EVE GARRARD: Norm’s influence on me

Eve Garrard

Like many other people, I was influenced by Norm in a lot of ways. The most obvious one was on how to combat anti-Semitism: here I had a great deal to learn, and I learned much of it from Norm (though still not enough—again, like many people I’ll feel the loss of Norm’s steadiness of principle and purpose for years to come). We argued about many things, including meta-ethical issues about the objectivity of moral judgements (I still maintain that I was right and he was wrong); the value of spectator sports (I did finally acknowledge to him that he was right and I really was wrong); the existence in practice of exceptionless moral principles (he was right there too). But thinking about it, I see that the most unexpected influence he had on me was to change my view about Marxists.

Where I grew up, the Marxists around the place (and there were plenty of them) were often Stalinists: ‘I never could see what was so wrong about Joe Stalin’ was a common refrain. Well, even in my adolescence I could see a bit of what was wrong with Joe Stalin, and then as I read Orwell and Koestler, and the political philosophy of Karl Popper, I came to see quite a lot more, and also came to feel that Marxism—Stalinist or otherwise—was an irremediable threat to the kind of liberal democracy that I was coming to think of as the only hope for the protection of human rights. So my view of Marxists was that they were at best deeply mistaken, and at worst murderous totalitarians. No doubt I would have refined my views a bit more respectably if I’d been a political philosopher, but life being short, I concentrated on my main interest in moral theory, and left my political views on the back burner.

And then I came across Norm. Here was a Marxist who clearly wasn’t making any simple mistakes, nor had he any totalitarian leanings. Here was a voice from the Left which had spoken out against the horrors of the Soviet regime well before it became easy and fashionable to do so, and who wrote magisterially on the Holocaust and its implications (I never disagreed with him about a word of that). Here was a secular philosopher who took seriously the idea of human evil, a subject on which all too many impeccably liberal thinkers had nothing of serious interest to say. In the face of that, it was impossible for me to maintain my shamefully crude dismissal of Marxists. Listening to Norm, reading his work, and thinking a bit harder than I’d been accustomed to do about politics, I came to see how it was possible for a person to be both a Marxist and a democrat, and in Norm’s case, to be an absolutely outstanding defender of the universal human rights which play so important a role in liberal political thought.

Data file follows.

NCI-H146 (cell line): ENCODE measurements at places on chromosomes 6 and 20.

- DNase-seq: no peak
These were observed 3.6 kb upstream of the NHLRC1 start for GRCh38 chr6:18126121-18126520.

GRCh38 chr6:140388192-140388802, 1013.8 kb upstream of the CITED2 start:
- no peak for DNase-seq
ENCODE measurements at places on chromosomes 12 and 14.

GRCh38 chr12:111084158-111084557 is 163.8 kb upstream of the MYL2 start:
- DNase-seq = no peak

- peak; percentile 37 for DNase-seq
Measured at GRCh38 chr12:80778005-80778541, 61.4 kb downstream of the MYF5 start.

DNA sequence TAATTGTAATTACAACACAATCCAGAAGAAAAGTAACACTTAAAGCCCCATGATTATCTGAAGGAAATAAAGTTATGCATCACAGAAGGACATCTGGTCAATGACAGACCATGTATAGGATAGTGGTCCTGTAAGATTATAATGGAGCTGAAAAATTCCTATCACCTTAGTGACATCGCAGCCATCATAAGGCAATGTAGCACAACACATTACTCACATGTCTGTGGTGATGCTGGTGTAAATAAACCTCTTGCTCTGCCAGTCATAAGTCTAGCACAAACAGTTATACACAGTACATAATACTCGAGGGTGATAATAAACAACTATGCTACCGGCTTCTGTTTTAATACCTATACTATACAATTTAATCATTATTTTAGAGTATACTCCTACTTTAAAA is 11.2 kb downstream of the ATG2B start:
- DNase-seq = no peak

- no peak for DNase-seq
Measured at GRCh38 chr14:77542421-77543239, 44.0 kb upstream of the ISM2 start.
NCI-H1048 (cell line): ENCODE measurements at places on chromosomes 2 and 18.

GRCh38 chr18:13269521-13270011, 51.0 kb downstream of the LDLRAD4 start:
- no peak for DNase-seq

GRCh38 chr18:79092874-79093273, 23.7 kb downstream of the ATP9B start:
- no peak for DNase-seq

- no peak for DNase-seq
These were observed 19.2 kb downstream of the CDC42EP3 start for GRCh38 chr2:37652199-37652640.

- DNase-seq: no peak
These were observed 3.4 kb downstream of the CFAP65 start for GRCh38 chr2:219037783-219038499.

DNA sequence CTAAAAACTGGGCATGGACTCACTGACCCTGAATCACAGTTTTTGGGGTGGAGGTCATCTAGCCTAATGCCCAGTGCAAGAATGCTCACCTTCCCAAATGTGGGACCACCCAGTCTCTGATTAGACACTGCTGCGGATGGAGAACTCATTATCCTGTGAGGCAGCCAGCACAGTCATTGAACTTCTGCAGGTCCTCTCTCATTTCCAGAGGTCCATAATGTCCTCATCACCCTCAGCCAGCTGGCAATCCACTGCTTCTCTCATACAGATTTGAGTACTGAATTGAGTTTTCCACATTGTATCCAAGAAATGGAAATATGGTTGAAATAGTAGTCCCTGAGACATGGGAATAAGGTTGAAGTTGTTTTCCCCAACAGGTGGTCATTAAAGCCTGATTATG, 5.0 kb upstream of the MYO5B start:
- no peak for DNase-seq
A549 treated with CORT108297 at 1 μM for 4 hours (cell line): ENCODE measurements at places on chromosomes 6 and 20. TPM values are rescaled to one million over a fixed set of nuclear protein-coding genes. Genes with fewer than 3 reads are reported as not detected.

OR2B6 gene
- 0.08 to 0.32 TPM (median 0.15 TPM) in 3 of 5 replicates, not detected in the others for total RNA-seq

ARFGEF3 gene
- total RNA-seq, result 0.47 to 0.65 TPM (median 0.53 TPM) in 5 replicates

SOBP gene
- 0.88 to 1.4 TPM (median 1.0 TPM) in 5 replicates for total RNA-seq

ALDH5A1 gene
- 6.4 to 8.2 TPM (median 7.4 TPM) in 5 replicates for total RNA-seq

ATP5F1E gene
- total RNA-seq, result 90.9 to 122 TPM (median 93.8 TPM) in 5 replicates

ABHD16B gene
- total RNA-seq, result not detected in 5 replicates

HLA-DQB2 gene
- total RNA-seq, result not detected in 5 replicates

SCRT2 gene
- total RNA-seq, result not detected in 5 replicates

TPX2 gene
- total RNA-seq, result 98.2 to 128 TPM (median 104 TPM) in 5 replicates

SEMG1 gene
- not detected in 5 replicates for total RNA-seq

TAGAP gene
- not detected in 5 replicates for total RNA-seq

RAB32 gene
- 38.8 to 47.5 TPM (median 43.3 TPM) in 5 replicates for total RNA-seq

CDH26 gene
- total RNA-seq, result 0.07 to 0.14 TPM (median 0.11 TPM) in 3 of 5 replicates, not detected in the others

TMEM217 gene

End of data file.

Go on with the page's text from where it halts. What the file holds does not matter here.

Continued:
Damian, in his excellent piece about normblog, A Fine Site, explains why he admires Norm in spite of his Marxism, which Damian entirely rejects. To my considerable surprise, I no longer share this view. I’ll never be a Marxist myself, but I now think that Norm’s liberal and democratic form of Marxism was a powerful element in his distinctive moral stance, the stance which made him the splendid thinker, blogger, and comrade-in-arms whose loss so many of us are now mourning.

2 thoughts on “EVE GARRARD: Norm’s influence on me

  1. Brian Goldfarb

    I would like to add a comment I left at The Tablet obituary for Norm:

    This is upsetting: I met Norm in the 1990s, when I started attending his once-a-term seminars on the Holocaust for graduates and practising academics. It led to me writing a paper for his seminar and, later, a further development of that as a paper for the British Sociological Association’s Annual Conference.

    He led that seminar with grace and gentleness, just as Ben Cohen describes him doing in his seminar on Marxism. In the seminar I attended, his Marxism, while it clearly influenced his chairing of these meetings, never obtruded into the discussion in any disruptive way. It was there that I made the acquaintance of both Eve Garrard (who guest-posted on Normblog) and David Hirsh, who went on to become the founding editor of engageonline, as well as both get his PhD and publish the expansion of his thesis as a good book.

    Norm never permitted comments on his blog (quite right too: it wasn’t that sort of blog and, anyway, it would have taken far too much of his time moderating the comments). He’d rather get on with life: taken his morning walks around Cambridge (to which he and Adele retired once he left Manchester), reading the papers and the various books he was reading, writing his blog, and so forth. However, I was privileged to have his email address, and occasionally, very occasionally, I would send him an email to comment on a particular item he had published. I always received the courtesy of a reply.

    I met Norm once more after Manchester: a friend runs a monthly discussion group for the small Jewish community and had invited Norm to address “her” group. When I said that I knew him, she invited us (my wife and I) for dinner with Norm and Adele. It was a delightful evening, even if Norm was embarrassed to be asked (by me) to sign my copy of his book (Contract…): he had to ask Adele, a successful author in her own right, how to do it!

    I shall miss him. The worst of it is, once I get over the lack of his voice, that he was only a year

  2. Pingback: BOB FROM BROCKLEY: I miss you Norm | normfest

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